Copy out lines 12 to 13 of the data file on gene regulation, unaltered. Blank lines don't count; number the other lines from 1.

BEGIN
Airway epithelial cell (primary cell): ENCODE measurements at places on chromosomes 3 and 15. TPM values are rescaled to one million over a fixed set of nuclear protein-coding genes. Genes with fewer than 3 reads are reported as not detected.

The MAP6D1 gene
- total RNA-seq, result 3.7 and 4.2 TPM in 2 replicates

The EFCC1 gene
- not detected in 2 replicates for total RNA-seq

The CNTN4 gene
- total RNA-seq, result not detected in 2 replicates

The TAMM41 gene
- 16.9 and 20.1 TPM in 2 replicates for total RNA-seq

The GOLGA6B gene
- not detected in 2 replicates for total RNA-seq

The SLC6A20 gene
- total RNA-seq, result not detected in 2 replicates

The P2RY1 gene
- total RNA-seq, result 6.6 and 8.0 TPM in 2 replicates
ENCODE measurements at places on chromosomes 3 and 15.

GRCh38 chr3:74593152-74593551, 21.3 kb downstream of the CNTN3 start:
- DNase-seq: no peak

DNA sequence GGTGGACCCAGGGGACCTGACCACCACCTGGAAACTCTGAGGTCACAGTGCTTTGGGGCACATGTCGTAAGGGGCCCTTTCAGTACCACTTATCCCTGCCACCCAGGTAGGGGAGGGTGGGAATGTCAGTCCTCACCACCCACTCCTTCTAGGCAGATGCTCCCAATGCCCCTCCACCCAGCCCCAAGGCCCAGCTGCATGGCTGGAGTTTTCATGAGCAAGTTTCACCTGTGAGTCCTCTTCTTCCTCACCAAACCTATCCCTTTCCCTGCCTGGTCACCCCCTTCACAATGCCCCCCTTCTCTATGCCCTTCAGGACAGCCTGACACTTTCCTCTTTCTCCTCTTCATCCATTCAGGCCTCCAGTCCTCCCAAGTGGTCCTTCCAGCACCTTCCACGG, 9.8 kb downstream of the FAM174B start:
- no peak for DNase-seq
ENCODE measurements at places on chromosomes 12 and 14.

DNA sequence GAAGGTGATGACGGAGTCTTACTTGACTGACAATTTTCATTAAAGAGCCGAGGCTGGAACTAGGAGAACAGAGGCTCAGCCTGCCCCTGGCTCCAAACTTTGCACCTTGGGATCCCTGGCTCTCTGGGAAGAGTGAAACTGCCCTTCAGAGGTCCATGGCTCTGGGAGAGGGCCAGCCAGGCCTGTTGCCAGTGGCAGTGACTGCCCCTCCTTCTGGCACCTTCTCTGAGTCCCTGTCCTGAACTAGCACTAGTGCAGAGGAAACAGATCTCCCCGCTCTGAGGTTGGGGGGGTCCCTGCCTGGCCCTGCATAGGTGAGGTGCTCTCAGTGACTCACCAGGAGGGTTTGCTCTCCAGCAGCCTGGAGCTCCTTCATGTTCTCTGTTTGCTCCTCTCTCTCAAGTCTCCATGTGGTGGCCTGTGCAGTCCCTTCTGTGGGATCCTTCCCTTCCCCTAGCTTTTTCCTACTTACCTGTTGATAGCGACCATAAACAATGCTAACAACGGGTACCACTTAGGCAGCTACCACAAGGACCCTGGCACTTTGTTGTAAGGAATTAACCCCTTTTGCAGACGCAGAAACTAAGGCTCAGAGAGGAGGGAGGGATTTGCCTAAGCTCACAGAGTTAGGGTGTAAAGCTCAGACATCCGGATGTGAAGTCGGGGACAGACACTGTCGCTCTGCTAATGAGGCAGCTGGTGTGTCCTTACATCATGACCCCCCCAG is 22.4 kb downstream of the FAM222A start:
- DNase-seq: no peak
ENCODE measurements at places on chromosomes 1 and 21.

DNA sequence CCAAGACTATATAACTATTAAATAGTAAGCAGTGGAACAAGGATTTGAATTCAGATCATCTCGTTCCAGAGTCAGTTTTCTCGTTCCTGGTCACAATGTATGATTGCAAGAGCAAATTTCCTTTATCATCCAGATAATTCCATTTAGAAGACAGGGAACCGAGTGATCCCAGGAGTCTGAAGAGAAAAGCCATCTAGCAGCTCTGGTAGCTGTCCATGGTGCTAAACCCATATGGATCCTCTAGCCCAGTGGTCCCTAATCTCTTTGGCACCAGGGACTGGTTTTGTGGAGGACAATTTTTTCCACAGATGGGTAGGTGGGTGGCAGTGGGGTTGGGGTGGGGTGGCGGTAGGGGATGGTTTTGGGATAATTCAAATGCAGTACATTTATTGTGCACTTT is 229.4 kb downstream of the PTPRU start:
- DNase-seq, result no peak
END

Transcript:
The SLC6A20 gene
- total RNA-seq, result not detected in 2 replicates